My clients often fall into two categories:
- They know exactly what they want to say, but don’t know how, or
- They know what tools to use to communicate, but don’t know what to say
In this post I’m going to focus on the latter.
Blogs are about telling stories. Stories about you. Stories about your business, your products and your services. Stories that will engage people, stimulate them, annoy them, entertain them and inform them. But it’s not just about telling and selling. That’s what your website may be for in the long run, but your blog is that opportunity to tell people about you.
How you came to be in business itself may be interesting tale. Perhaps one you’ve told at a business meeting, or down the pub? What was the moment you’d decided to take the plunge and start your own business? What was the catalyst? What has kept you going?
These stories are gold dust. They are the foundation of your business, the reason behind your passion, the thing that drives you on. You’ve told them before, but probably only in a verbal setting. You’ve never written anything other than a shopping list, but yet you know one of these stories that clinched a sale, built a friendship, or launched a new product range.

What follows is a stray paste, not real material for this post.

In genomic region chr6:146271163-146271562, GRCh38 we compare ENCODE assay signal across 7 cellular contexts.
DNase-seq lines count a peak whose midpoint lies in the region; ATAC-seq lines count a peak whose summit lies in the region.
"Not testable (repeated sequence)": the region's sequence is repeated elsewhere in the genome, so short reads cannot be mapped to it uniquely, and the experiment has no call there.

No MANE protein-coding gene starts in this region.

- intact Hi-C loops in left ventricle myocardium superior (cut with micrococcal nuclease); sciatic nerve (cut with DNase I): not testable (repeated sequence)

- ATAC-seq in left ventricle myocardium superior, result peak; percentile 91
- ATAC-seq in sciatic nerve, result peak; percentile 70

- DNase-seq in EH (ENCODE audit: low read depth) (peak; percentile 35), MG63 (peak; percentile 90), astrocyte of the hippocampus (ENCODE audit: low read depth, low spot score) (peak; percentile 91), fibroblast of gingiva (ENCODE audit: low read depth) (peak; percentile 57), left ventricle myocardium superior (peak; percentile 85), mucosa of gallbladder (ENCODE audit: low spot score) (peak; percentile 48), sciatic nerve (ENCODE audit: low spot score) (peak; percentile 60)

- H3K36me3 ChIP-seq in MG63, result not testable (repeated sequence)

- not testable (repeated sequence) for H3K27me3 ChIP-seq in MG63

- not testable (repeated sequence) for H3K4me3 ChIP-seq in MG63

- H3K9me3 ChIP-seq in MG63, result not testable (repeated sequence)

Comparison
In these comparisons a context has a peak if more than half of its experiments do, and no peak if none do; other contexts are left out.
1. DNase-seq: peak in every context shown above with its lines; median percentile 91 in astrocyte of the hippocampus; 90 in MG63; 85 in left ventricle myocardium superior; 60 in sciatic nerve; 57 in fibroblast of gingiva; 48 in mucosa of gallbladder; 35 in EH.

Blogs are also about opinions. Your opinions. Your customer’s opinions. Competing perspectives, debate and discussion. Blogs ask questions. They don’t just tell and sell, they should solicit feedback.
So think. Do you have a well worn dinner party story that still has some legs? Do you have a drastically different viewpoint than your competition that won a customer over?
Now do the following:
- Keep a notebook handy. Start making a list. You wouldn’t expect a novelist to be too far away from a pen and some paper would you? Well you’re a blogger now and the same is true for you. Write down any ideas you might have, no matter how crazy they may be.
- Once you have a list of 10 topics, prioritize them in terms of importance to you, what’s in the news, what you’ve just read on another blog or what’s going to happen in your business sector in the next quarter – you decide, but draw up a top 10.
- Starting with topic 1, write a short piece. 500 words or less to begin with.
- If you are responding to another blog post then cross-link to it. Remember the old adage: if you quote one source its plagiarism. If you quote two sources its research. Go and leave a comment on the other blogs and leave the URL of your post as a calling card.
- Remember to ask questions. This significantly improves your chances of feedback.
- Go back to the beginning and re-prioritize the list. Write your next blog post.
Tell me how you got on. Did this help you, or was it a load of rubbish?
Have your say. Leave a comment.